Salmon advocates also lined up with the wind industry out of solidarity between two groups with a long history of common environmental interests.

"It is strange how a federal agency could make this kind of decision," said Nicole Cordan of Save Our Wild Salmon. She and other critics said the BPA hadn't explored enough options. The BPA said those options would cost its traditional customers, such as public power districts, extra.

No good estimates were immediately available of what wind developers stand to lose. BPA projections earlier this year showed that curtailing wind power over a three-month period, in a worst-case scenario, could cost them as much as $50 million.

The action reflects difficulty in integrating the young wind industry into a power grid that dates to the Northwest dam-building campaign that began in the Depression and kicked into high gear after World War II.

In the past decade, state and federal governments have encouraged wind farms by requiring utility companies to obtain larger amounts of power from renewable sources and by granting tax credits. But power grid capacity hasn't enjoyed a similar expansion.

Wright said wind farms developed faster than he expected, given the severity of the recession, and regional interests have failed to find ways around the problem, leading him to realize only a few months ago that such a shutdown was likely.

"We're talking about a surplus of low-cost, carbon-free energy, and it just seemed to me there would be a solution," he said.

As it happens, the impact of the shutdown would hit hardest along the river, which cuts a famous gorge and forms something of a wind tunnel ideal for the hundreds of white turbine towers standing like pickets on the bluffs above. The capacity of the generators varies, but some are rated at up to 2 megawatts - the BPA estimates 1 megawatt can power about 700 typical homes.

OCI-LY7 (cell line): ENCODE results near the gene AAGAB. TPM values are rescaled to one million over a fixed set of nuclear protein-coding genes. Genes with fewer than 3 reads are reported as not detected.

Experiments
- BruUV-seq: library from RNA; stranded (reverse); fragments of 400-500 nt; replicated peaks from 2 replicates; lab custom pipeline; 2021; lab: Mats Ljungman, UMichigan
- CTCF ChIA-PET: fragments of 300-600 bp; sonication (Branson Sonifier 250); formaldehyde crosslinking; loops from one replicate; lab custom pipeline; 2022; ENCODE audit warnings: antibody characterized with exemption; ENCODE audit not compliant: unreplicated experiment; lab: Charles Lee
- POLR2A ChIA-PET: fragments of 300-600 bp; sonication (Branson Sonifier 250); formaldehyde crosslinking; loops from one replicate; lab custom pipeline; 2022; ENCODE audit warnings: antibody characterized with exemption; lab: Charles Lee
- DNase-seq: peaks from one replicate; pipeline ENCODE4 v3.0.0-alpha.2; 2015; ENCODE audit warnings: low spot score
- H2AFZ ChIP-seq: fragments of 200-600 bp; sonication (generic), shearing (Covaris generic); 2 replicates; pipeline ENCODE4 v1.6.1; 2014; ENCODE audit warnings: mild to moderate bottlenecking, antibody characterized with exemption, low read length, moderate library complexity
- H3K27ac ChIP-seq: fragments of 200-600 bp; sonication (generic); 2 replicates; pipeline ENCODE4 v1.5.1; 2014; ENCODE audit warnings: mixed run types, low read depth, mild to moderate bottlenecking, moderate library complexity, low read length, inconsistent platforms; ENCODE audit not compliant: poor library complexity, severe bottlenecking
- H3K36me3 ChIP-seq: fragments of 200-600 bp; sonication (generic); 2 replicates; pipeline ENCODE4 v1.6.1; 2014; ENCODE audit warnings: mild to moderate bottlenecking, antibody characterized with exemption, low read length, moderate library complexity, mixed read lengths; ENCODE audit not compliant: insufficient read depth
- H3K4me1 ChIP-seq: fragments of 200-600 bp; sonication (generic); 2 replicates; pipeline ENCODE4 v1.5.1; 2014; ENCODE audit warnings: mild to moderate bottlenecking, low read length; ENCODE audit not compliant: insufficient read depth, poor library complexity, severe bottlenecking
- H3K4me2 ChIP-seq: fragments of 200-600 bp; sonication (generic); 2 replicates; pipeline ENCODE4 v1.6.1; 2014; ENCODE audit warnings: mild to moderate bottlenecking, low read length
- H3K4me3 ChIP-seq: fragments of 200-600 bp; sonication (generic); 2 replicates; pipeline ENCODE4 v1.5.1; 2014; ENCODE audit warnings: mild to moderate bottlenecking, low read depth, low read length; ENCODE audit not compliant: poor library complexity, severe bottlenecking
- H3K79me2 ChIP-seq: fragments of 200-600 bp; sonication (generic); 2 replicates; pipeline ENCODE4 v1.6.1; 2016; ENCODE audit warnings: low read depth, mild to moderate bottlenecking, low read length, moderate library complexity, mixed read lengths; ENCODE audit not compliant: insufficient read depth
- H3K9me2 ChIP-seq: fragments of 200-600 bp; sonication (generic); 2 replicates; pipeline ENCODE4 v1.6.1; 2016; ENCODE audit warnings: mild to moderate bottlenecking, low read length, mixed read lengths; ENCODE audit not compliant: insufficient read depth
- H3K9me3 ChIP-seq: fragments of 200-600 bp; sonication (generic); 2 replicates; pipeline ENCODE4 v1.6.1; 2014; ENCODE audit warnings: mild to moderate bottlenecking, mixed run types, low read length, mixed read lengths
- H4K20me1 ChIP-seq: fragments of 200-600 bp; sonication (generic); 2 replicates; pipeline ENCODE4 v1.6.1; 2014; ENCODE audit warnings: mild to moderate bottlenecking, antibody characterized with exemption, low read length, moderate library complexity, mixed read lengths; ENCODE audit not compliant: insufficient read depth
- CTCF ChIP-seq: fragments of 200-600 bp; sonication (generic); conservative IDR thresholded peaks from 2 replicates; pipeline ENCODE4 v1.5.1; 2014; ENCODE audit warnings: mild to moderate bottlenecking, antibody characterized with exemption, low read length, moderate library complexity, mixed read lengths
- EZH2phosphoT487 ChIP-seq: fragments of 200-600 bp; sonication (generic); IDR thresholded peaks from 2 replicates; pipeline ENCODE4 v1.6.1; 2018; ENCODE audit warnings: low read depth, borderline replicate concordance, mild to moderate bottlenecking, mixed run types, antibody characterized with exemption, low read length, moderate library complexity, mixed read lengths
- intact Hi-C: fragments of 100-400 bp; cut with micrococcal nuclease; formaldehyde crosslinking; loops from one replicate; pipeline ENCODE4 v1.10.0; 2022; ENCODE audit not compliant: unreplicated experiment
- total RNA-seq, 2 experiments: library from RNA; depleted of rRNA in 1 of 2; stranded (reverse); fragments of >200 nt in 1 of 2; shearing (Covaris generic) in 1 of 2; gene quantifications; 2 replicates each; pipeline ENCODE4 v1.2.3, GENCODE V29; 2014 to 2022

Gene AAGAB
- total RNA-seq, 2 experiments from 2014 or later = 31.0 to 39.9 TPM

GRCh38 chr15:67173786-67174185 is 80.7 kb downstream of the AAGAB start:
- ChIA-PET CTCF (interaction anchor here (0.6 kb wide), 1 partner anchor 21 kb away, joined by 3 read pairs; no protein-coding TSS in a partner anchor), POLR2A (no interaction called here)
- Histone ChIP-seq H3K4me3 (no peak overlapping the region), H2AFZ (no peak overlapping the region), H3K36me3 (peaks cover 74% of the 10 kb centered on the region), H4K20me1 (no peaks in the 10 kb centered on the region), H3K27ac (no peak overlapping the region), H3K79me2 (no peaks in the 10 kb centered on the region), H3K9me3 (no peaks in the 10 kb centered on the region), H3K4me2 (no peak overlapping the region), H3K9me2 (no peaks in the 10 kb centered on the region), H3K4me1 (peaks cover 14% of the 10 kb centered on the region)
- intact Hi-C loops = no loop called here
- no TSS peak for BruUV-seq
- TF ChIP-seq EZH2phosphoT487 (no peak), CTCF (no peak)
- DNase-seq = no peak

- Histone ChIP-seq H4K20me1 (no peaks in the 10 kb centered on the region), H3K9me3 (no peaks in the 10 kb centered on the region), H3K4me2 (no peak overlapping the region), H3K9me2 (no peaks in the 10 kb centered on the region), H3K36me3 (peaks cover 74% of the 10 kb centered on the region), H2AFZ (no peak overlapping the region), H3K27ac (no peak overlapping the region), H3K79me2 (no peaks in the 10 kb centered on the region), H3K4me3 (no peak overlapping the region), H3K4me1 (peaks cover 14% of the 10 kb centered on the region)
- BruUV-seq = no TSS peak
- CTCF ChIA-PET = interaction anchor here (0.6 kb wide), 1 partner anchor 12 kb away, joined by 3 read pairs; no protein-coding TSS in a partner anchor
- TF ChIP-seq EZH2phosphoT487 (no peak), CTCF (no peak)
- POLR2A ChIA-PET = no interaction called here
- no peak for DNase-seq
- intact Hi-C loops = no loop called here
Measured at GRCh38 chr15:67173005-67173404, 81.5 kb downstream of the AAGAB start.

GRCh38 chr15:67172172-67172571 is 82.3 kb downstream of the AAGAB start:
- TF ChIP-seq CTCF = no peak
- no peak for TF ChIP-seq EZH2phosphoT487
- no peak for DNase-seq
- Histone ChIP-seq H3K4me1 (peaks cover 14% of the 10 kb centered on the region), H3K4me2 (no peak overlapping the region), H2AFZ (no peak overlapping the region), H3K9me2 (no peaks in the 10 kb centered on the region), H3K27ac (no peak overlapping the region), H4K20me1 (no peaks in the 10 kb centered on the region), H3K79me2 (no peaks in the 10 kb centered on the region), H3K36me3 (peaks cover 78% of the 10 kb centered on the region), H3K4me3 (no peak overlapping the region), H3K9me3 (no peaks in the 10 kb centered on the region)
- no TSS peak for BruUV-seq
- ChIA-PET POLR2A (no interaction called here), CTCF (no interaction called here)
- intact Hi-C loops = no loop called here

Among the states, Oregon and Washington rank Nos. 4 and 5, respectively, in the amount of wind power capacity deployed, according to the most recent rankings of the American Wind Energy Association.

The Bonneville Power Administration handles about three-quarters of the Northwest's transmission and has long dealt with high water in the spring.

Coal- and gas-fired energy plants often schedule downtime for maintenance in the spring to allow electricity generators at dams to produce more. That was the rationale for the current shutdown of the Northwest's only commercial nuclear plant, at the Hanford nuclear reservation, for refueling and maintenance.

Last year, a spring storm sent a surge of wind power into the Northwest grid, and operators feverishly made adjustments.

The Bonneville Power Administration is a self-financed federal enterprise that manages three-quarters of the electrical transmission in the Northwest and sells power from 31 dams and the nuclear plant, accounting for about a third of the supply in the Northwest. Its area includes parts of eight western states.